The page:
Mentions: Four MD simulations of 50 ns length each were performed for the protein model without posttranslational modifications, starting from different orientations of the protein between the monolayers. The protein model moved in direction to one of the monolayers in all simulations, mostly interacting with the N-terminal signal peptide first. Thereby, the signal peptide is aligned parallel to the lipid surface after reaching the polar lipid head groups. It has to be noted that the α-helical conformation of this part is lost during this process. This position of the protein also allows the interaction of the α-helix 42–56 with the monolayer in a parallel orientation. This agglomeration process took between 2 and 10 ns of simulation time. The interactions between protein and lipids are stabilized during the remaining simulation time, leading to a very stable complex of protein and lipids. This stability is visible in both the protein backbone RMSD (black plot, Figure 9) and area per lipid plot (black plot, Figure 10). During this steady phase after about 15 ns, the hydrophobic part of the signal peptide is penetrating deeper into the lipid layer (Figure 11). There, the clearly visible interaction contact between the protein model and the lipid layer after 50 ns of MD simulation is shown.

Bottom Line: In this work, computational chemistry and molecular-biological methods were combined to localize and characterize SP-G.With the help of a protein structure model, specific antibodies were obtained which allowed the detection of SP-G not only on mRNA but also on protein level.This includes also the possibility of interactions with lipid systems and with that, a potential surface-regulatory feature of SP-G.

View Article: PubMed Central - PubMed

Affiliation: Department of Bioorganic Chemistry, Leibniz Institute of Plant Biochemistry, Halle, Germany.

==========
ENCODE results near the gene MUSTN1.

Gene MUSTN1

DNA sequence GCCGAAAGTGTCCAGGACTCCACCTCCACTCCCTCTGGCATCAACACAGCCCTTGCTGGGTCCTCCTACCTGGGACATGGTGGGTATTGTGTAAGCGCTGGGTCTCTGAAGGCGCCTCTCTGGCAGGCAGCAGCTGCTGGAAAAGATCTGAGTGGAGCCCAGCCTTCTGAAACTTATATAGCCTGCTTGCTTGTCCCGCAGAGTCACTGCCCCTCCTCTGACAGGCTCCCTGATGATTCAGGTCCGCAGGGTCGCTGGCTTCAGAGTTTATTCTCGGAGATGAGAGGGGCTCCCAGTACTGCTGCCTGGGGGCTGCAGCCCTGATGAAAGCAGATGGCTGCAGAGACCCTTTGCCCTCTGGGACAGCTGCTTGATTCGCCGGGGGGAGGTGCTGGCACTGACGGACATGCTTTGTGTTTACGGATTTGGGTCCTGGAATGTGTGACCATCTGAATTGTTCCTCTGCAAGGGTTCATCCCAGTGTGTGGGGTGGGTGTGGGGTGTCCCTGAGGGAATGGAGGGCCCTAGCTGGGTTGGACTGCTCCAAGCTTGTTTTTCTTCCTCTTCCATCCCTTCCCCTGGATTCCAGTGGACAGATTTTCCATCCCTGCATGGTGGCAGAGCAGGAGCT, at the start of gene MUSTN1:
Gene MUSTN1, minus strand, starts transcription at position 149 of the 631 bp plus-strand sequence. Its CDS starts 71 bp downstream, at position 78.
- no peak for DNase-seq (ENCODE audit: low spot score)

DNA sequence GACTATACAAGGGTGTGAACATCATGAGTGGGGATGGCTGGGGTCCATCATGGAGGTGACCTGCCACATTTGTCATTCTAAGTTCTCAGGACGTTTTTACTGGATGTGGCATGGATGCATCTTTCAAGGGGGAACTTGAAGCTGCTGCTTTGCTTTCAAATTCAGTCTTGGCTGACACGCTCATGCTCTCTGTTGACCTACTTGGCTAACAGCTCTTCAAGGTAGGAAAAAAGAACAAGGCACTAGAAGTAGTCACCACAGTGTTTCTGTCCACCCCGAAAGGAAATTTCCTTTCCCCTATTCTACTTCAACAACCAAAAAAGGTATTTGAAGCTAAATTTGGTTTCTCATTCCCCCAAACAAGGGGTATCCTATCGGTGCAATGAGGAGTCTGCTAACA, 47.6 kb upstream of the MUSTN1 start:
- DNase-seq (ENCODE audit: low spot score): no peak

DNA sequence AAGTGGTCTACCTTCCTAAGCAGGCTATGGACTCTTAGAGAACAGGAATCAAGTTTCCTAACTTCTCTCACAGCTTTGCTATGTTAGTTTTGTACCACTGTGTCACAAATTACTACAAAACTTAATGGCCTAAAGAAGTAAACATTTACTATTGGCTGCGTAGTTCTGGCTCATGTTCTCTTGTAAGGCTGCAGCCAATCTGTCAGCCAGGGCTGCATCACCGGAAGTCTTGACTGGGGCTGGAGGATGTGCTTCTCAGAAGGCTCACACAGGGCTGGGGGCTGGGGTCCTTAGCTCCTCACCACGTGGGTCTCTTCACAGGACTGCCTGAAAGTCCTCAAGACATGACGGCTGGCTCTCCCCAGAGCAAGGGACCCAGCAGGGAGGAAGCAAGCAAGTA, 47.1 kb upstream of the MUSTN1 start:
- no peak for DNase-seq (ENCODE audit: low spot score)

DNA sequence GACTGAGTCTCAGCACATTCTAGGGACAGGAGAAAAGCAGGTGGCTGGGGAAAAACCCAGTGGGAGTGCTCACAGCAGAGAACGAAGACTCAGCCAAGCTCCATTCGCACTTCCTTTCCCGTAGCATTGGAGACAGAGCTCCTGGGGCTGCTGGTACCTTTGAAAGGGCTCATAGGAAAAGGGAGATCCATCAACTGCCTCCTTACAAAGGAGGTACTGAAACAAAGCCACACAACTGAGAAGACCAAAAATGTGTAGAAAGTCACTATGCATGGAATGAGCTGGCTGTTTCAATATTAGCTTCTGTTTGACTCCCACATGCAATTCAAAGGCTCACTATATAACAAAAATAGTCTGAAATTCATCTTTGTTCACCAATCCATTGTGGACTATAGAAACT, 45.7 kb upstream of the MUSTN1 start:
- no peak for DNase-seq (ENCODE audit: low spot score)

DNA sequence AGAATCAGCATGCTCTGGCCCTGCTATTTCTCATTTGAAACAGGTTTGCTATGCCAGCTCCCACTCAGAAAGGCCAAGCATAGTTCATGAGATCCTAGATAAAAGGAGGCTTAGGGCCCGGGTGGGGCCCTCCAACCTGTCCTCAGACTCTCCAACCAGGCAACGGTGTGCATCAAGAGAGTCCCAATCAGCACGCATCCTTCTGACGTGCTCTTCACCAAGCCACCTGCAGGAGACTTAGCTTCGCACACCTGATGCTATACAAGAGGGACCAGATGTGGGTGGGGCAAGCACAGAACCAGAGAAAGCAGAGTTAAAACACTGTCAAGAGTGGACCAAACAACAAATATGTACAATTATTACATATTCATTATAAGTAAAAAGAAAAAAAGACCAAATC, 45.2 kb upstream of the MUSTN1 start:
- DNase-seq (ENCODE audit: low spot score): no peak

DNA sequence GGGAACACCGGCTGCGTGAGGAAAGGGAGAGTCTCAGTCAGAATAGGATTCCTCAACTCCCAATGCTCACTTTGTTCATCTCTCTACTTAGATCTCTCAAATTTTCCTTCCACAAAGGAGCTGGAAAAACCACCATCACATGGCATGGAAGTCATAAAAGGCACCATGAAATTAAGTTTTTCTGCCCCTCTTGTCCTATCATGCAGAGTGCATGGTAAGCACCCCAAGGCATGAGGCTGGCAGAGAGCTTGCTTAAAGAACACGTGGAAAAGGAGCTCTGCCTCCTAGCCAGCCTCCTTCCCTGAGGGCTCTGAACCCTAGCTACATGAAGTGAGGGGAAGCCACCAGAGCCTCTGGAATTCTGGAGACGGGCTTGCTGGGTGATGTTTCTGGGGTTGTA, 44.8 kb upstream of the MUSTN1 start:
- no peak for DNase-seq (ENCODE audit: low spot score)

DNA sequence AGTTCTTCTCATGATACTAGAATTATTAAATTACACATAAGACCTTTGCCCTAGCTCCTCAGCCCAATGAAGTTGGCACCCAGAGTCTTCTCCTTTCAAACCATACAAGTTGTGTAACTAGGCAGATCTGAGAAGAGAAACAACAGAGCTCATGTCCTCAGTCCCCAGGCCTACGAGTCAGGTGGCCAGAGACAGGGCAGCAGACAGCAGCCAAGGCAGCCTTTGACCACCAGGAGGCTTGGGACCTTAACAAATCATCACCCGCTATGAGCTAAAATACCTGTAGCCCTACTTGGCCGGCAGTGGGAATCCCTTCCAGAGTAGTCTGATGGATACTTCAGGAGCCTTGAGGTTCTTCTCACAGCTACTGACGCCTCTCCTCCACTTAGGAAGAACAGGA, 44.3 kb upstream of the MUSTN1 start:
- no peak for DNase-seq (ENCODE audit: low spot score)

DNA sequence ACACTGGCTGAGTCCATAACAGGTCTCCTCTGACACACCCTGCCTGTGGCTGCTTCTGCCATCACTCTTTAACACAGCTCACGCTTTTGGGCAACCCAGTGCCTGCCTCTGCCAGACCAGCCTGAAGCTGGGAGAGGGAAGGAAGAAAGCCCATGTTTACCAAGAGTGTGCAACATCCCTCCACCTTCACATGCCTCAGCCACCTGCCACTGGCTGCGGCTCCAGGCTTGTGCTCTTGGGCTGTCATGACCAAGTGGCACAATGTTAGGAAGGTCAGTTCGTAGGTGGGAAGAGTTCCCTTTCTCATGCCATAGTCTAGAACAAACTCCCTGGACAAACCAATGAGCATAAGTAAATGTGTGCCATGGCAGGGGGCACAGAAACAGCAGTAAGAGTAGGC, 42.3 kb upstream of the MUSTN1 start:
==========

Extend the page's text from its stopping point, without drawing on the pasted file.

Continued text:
ABSTRACT
Surfactant proteins (SP) are well known from human lung. These proteins assist the formation of a monolayer of surface-active phospholipids at the liquid-air interface of the alveolar lining, play a major role in lowering the surface tension of interfaces, and have functions in innate and adaptive immune defense. During recent years it became obvious that SPs are also part of other tissues and fluids such as tear fluid, gingiva, saliva, the nasolacrimal system, and kidney. Recently, a putative new surfactant protein (SFTA2 or SP-G) was identified, which has no sequence or structural identity to the already know surfactant proteins. In this work, computational chemistry and molecular-biological methods were combined to localize and characterize SP-G. With the help of a protein structure model, specific antibodies were obtained which allowed the detection of SP-G not only on mRNA but also on protein level. The localization of this protein in different human tissues, sequence based prediction tools for posttranslational modifications and molecular dynamic simulations reveal that SP-G has physicochemical properties similar to the already known surfactant proteins B and C. This includes also the possibility of interactions with lipid systems and with that, a potential surface-regulatory feature of SP-G. In conclusion, the results indicate SP-G as a new surfactant protein which represents an until now unknown surfactant protein class.

Show MeSH
Related in: MedlinePlus